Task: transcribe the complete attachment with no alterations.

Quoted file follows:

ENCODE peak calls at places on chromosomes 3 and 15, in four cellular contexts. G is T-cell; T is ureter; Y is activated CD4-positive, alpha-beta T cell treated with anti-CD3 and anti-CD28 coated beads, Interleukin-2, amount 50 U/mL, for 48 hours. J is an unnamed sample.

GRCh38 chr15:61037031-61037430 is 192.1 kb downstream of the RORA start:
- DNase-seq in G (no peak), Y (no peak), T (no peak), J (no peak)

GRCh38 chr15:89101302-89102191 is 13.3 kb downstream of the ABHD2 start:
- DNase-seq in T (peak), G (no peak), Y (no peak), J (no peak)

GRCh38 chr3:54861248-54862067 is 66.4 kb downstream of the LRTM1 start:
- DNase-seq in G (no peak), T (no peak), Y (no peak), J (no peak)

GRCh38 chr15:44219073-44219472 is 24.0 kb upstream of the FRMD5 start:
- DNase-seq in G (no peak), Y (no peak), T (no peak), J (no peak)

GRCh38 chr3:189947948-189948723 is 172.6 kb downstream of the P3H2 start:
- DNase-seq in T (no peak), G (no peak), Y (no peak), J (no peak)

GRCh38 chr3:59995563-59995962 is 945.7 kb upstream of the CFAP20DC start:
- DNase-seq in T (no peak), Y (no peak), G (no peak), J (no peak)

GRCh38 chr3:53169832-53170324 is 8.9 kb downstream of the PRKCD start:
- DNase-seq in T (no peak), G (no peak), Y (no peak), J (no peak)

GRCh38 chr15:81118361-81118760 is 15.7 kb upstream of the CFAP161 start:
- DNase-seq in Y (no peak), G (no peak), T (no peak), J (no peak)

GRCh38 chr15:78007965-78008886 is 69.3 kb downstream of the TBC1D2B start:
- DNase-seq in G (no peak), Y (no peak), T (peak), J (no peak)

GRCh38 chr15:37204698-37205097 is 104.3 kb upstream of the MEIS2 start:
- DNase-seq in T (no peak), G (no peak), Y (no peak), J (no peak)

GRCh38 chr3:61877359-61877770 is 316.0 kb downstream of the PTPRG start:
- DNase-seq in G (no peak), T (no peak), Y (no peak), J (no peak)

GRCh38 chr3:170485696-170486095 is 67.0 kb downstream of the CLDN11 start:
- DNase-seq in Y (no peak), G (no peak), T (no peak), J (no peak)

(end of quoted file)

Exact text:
ENCODE peak calls at places on chromosomes 3 and 15, in four cellular contexts. G is T-cell; T is ureter; Y is activated CD4-positive, alpha-beta T cell treated with anti-CD3 and anti-CD28 coated beads, Interleukin-2, amount 50 U/mL, for 48 hours. J is an unnamed sample.

GRCh38 chr15:61037031-61037430 is 192.1 kb downstream of the RORA start:
- DNase-seq in G (no peak), Y (no peak), T (no peak), J (no peak)

GRCh38 chr15:89101302-89102191 is 13.3 kb downstream of the ABHD2 start:
- DNase-seq in T (peak), G (no peak), Y (no peak), J (no peak)

GRCh38 chr3:54861248-54862067 is 66.4 kb downstream of the LRTM1 start:
- DNase-seq in G (no peak), T (no peak), Y (no peak), J (no peak)

GRCh38 chr15:44219073-44219472 is 24.0 kb upstream of the FRMD5 start:
- DNase-seq in G (no peak), Y (no peak), T (no peak), J (no peak)

GRCh38 chr3:189947948-189948723 is 172.6 kb downstream of the P3H2 start:
- DNase-seq in T (no peak), G (no peak), Y (no peak), J (no peak)

GRCh38 chr3:59995563-59995962 is 945.7 kb upstream of the CFAP20DC start:
- DNase-seq in T (no peak), Y (no peak), G (no peak), J (no peak)

GRCh38 chr3:53169832-53170324 is 8.9 kb downstream of the PRKCD start:
- DNase-seq in T (no peak), G (no peak), Y (no peak), J (no peak)

GRCh38 chr15:81118361-81118760 is 15.7 kb upstream of the CFAP161 start:
- DNase-seq in Y (no peak), G (no peak), T (no peak), J (no peak)

GRCh38 chr15:78007965-78008886 is 69.3 kb downstream of the TBC1D2B start:
- DNase-seq in G (no peak), Y (no peak), T (peak), J (no peak)

GRCh38 chr15:37204698-37205097 is 104.3 kb upstream of the MEIS2 start:
- DNase-seq in T (no peak), G (no peak), Y (no peak), J (no peak)

GRCh38 chr3:61877359-61877770 is 316.0 kb downstream of the PTPRG start:
- DNase-seq in G (no peak), T (no peak), Y (no peak), J (no peak)

GRCh38 chr3:170485696-170486095 is 67.0 kb downstream of the CLDN11 start:
- DNase-seq in Y (no peak), G (no peak), T (no peak), J (no peak)